It is expected that such an elimination process would generate the kind of excitement that would result in greater public and media attention, and therefore in reduced campaign costs. It might also result in television and radio "campaign channels" that are entirely public-funded and dedicated to carrying debates and campaign messages, thus avoiding any adverse impact on the regular media.

Another avenue for public financing is simply to encourage and subsidize the ownership and use by the general population of computers and access to the Internet and the World Wide Web, which could then become a major medium for the delivery of political messages. Voters could surf the Web sites of candidates and political commentators to acquire the information they need to make intelligent decisions.

Some might suggest that even the voting could be conducted electronically from people's computers, but this opens the way to election fraud, as does voting by mail and other alternatives to physically going to the polls. No good way has yet been developed to insure that votes are actually being cast by the voters, without undue influence on them, other than by having them physically enter a shrouded voting booth where they can cast a secret ballot. Similarly, no one has yet developed a form of mechanical or electronic voting that cannot be rigged. Until such time as this can be done, votes should be on a medium like a paper ballot that can be easily tracked and not easily altered or forged.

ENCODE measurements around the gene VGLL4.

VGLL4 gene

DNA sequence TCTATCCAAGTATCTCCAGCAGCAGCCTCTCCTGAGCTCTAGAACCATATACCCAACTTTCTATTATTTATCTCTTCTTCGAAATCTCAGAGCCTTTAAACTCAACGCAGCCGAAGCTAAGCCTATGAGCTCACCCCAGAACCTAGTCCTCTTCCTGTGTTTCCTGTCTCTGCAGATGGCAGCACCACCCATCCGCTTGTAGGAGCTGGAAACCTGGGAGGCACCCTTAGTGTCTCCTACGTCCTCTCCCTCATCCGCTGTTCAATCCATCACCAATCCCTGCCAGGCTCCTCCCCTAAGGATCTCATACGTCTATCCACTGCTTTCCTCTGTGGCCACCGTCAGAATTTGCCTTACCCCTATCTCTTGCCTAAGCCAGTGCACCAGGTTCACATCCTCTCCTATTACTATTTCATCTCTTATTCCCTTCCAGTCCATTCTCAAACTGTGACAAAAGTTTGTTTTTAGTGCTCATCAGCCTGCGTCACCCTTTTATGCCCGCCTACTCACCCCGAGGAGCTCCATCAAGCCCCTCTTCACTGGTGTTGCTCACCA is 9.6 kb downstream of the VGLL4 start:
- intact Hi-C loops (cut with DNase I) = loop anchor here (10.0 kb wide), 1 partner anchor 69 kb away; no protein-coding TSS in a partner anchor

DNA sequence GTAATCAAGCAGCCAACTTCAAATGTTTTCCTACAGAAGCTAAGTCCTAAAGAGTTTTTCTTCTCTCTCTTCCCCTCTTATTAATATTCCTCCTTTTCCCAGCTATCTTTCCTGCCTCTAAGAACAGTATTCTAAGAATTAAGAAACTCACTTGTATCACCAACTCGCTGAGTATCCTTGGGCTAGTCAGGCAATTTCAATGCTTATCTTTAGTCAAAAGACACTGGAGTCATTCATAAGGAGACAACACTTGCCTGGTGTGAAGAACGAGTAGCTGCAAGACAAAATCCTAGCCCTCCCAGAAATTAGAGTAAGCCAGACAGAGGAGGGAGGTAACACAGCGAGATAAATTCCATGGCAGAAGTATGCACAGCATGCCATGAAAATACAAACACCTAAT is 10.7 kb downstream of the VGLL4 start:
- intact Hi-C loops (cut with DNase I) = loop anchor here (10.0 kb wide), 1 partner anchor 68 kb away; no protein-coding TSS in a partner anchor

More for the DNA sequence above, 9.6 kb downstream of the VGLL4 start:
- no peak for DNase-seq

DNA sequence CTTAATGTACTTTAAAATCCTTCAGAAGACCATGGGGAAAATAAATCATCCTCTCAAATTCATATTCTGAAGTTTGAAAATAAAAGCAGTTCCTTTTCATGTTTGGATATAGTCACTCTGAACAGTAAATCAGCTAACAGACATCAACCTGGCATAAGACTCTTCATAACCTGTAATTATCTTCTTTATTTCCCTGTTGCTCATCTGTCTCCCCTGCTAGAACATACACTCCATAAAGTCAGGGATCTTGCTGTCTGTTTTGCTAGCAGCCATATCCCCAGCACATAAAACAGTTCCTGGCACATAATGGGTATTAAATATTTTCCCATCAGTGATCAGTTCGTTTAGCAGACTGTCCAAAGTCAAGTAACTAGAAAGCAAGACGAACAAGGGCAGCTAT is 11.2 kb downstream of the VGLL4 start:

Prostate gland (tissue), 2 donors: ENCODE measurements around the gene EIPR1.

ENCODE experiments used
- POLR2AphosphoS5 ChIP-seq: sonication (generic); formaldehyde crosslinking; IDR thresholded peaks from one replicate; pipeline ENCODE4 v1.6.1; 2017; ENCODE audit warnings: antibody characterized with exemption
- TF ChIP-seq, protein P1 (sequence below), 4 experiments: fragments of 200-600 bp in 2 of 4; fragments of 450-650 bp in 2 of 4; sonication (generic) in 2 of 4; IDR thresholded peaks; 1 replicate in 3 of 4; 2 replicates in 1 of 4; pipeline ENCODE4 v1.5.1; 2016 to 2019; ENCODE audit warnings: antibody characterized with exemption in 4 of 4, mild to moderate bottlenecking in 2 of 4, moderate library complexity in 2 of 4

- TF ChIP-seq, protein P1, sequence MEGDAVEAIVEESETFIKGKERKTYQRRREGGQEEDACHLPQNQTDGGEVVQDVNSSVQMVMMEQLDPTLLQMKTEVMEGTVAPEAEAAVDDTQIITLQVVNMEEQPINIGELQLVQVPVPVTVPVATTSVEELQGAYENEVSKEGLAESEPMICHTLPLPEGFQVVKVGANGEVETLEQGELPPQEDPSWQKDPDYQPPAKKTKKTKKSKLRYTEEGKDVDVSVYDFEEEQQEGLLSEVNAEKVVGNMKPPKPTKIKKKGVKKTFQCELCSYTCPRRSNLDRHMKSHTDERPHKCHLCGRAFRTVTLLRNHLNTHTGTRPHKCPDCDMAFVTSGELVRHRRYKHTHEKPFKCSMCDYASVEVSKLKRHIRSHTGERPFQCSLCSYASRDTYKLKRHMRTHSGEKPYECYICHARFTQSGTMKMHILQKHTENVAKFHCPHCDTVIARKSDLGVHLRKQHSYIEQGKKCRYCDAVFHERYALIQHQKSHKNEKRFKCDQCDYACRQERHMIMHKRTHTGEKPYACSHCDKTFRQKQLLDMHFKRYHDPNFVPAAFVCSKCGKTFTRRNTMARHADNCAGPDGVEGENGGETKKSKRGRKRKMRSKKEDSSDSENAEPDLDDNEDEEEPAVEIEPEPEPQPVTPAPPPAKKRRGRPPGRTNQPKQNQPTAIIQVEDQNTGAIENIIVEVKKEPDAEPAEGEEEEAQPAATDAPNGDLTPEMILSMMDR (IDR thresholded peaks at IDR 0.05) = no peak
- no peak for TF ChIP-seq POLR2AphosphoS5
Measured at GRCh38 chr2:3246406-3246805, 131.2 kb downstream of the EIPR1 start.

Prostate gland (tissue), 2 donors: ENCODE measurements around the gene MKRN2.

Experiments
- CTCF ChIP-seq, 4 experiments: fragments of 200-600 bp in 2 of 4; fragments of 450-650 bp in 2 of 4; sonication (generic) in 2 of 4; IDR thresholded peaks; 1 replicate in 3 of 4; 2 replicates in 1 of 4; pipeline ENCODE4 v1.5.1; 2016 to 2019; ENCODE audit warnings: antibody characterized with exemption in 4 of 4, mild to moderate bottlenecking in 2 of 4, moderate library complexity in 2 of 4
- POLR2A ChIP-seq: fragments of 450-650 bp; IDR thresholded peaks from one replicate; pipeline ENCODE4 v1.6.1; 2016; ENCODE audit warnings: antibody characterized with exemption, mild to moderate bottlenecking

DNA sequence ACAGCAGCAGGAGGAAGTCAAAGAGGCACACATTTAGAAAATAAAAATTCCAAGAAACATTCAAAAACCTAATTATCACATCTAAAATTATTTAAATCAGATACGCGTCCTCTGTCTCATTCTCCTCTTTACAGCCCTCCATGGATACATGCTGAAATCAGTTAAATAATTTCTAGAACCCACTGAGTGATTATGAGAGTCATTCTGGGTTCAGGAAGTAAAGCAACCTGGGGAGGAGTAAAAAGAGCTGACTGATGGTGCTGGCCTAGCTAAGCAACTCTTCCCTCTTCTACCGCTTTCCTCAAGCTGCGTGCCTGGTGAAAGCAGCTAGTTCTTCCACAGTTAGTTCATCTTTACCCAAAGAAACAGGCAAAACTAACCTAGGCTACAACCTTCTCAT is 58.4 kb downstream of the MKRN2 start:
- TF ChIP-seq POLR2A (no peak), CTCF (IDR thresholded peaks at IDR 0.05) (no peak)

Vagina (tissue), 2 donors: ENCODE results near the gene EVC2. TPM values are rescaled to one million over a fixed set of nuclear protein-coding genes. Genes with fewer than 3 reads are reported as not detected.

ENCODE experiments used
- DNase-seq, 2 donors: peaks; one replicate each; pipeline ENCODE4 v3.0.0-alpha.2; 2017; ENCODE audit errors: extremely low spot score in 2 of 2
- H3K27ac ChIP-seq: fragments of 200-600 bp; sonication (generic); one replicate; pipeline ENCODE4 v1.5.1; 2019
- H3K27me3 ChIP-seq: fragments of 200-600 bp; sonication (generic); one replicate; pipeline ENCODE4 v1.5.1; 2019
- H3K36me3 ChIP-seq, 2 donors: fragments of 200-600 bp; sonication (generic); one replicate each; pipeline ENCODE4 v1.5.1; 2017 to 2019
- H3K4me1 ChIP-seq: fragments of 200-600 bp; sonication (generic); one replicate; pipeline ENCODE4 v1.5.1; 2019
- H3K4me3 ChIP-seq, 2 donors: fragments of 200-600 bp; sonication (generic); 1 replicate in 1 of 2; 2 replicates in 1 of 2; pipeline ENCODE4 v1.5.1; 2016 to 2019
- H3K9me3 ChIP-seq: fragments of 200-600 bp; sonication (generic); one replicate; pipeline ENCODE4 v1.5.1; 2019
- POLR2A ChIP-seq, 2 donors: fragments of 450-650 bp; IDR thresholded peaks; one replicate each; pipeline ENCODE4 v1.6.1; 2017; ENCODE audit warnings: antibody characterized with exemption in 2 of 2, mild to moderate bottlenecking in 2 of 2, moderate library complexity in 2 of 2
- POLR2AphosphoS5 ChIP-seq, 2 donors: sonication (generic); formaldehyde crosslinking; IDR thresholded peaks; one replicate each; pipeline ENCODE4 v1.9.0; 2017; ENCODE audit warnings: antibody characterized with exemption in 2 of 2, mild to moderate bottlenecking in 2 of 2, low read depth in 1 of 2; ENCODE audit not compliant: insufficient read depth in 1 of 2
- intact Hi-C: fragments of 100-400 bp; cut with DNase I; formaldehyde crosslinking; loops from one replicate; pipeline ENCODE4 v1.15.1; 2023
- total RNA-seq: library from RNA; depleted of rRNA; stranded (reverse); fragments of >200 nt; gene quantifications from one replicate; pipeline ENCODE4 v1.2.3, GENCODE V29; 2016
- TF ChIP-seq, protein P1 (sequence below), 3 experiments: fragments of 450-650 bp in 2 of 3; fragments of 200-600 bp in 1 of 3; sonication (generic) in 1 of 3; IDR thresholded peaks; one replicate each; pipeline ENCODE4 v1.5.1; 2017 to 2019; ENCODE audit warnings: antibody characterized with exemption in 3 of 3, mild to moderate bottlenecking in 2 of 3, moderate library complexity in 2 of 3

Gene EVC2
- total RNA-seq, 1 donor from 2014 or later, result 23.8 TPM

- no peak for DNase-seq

This raises other questions: How many levels of elimination should be used, and over what timeframe should such elimination elections be conducted? That should be left open for legislation rather than being specified in a constitution, so that it could be adjusted to suit the situation as people gain experience with the process. For local elections there might be as few as three levels, and three is probably the minimum to enable an unknown to emerge from obscurity and gain momentum. For presidential elections there should probably be at least nine. Contests should probably be separated by two to four weeks.

Would people tolerate going to the polls so often? They would if voting were made more convenient, by holding elections on weekends and at more locations. We might also expect more people to become involved if they see the opportunity for obscure but qualified persons with little or no money to enter such contests and have a chance to emerge as the winner. The election process itself would also become more entertaining, like a sporting event, and therefore draw people away from passive entertainments into civic affairs. It would expand of pool of contenders as more people became involved at the precinct level races and the losers began to build their bases for future runs.